There is more to my story but I digress. I've felt isolated for so long. There hasn't been an area where I could read or share with others when I'm tired. Care-giving is such a quiet and unsung occupation. Family care-giving is un-paid, we don't contribute to our own retirement, and frequently give up our own healthcare in exchange for stress, fatigue, and postponement of our own enjoyment.

Thank you for allowing me to read your stories and snippets. I feel for all of you and your situations. I know I'm not alone in feeling frustration. I feel stronger knowing that there are others that understand what I cannot share in a media other than this one. I thank you for listening. Now Grandma is calling me, God help me she has to poop again.

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I feel you 100% on this. I'm going through VERY similar things with caring for my 82 y/o grandmother (i.e. feces in places it should't be, not being able to fully express myself in my status updates)....hang in there. Just remember there's many other's dealing with the same things. I'm here if you ever need to vent. Thanks for the post. -Christa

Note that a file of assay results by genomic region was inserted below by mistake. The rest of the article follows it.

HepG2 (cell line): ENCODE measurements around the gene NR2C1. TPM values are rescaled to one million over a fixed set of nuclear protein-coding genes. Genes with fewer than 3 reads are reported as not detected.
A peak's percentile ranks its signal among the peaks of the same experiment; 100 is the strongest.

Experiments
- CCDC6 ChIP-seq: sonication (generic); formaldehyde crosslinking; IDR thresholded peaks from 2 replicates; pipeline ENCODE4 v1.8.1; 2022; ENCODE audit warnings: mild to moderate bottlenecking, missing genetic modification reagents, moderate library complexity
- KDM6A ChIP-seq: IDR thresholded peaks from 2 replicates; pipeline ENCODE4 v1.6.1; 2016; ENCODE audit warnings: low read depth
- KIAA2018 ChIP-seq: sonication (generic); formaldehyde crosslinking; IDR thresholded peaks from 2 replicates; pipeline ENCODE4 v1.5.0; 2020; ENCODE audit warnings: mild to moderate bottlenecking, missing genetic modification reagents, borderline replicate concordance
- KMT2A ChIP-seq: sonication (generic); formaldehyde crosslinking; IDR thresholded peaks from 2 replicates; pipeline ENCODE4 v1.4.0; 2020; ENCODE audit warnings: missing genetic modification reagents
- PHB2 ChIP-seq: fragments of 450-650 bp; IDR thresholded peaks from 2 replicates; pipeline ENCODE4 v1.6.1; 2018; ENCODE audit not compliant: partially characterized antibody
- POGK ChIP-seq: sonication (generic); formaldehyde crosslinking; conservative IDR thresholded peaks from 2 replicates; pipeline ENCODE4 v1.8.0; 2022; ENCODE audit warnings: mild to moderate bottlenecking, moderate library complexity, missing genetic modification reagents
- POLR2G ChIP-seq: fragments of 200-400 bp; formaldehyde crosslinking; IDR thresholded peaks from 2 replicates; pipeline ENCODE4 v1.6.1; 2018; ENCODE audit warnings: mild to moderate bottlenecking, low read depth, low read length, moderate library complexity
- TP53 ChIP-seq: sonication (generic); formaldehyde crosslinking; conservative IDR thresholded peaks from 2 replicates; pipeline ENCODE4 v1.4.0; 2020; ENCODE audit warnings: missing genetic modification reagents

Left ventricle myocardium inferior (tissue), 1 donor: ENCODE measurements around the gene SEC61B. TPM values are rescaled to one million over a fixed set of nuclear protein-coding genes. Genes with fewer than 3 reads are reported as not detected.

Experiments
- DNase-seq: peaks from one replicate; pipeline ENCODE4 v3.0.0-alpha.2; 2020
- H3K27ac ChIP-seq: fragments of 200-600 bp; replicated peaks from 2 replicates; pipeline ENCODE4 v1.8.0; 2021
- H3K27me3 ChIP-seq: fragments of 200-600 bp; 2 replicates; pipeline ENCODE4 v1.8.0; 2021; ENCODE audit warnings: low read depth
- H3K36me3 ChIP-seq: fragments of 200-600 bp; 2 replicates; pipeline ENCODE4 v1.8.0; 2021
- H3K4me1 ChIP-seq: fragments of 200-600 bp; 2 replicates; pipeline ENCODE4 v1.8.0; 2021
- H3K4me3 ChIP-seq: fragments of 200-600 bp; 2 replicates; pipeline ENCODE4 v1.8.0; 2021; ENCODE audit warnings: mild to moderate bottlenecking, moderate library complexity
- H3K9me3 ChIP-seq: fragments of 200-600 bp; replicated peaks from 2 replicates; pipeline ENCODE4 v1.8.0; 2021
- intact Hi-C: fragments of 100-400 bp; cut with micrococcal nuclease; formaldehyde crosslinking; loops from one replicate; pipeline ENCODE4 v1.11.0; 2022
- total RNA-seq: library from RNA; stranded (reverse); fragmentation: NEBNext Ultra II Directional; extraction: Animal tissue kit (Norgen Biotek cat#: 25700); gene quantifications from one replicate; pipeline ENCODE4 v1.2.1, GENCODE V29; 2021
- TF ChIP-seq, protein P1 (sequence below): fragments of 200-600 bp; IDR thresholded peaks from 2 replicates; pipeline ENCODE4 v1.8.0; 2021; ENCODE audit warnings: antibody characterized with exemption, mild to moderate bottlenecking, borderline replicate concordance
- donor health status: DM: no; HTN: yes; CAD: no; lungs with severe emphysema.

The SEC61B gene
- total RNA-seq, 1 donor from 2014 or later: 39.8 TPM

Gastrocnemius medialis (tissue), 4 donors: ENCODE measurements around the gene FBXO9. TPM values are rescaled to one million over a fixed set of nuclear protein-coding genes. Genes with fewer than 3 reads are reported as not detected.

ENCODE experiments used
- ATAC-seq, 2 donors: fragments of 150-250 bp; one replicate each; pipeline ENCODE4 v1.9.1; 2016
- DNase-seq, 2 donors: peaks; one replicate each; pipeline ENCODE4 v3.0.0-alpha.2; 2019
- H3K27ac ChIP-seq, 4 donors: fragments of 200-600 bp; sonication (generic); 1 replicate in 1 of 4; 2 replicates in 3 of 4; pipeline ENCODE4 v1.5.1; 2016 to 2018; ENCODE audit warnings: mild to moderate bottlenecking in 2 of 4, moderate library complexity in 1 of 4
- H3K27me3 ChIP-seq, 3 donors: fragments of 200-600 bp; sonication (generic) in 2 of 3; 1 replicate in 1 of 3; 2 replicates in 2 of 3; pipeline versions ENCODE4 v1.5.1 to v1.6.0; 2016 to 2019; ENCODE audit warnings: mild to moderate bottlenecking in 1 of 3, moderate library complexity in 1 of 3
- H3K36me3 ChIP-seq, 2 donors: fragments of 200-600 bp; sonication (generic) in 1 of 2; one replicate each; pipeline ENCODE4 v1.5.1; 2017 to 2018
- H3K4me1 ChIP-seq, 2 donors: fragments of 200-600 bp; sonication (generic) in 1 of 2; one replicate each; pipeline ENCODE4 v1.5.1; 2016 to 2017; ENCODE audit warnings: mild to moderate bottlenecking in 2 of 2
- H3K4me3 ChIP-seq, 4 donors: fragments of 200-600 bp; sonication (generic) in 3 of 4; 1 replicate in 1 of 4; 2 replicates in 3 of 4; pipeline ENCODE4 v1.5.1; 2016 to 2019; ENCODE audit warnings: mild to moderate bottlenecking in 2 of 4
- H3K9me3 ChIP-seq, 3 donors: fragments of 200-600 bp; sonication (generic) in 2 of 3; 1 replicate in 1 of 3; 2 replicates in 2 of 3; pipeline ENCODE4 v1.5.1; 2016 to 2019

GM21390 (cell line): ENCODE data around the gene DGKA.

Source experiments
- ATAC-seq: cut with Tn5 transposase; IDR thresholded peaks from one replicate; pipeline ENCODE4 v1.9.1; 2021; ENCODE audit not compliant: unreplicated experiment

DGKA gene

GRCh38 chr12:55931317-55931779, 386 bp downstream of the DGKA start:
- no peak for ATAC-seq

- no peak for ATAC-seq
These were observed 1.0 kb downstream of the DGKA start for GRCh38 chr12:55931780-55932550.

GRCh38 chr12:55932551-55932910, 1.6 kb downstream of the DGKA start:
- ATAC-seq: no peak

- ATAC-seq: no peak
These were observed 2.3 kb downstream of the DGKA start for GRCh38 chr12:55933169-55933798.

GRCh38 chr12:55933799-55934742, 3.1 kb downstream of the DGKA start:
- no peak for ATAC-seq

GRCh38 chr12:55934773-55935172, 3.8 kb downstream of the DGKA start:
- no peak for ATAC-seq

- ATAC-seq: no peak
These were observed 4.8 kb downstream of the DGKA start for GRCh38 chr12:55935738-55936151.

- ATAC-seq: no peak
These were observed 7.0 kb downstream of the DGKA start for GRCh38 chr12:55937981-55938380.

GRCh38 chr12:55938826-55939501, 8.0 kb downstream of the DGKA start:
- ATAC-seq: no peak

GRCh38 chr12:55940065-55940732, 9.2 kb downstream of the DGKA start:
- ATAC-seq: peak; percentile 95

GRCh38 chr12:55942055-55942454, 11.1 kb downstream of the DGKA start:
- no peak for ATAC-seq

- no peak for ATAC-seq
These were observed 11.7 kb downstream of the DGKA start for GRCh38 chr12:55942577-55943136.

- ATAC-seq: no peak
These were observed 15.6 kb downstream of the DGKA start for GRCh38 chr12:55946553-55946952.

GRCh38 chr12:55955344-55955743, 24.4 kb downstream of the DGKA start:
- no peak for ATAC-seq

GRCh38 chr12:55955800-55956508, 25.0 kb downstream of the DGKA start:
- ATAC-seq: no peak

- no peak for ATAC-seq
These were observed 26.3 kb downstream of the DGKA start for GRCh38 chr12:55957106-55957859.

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allshegot:

Your comment just made me remember the way she was. The delicious holiday meals seasoned just right...mouthwatering dessert prepared with love. OMG the chocolate popsicles she'd make for me to share with the neighbor. Her healing kisses for my boo-boos when I skinned my knees and elbows. The shining face in the audience present at every school concert. The person holding my baby that agreed that I had produced the most perfect child in the world (next to myself of course). The hum of heartwarming conversation that was generally all about me, her Granddaughter, her heart and her joy. Her love for me was totally unconditional. Damn my Grandma loves me and she is (was) my most favorite person in the world.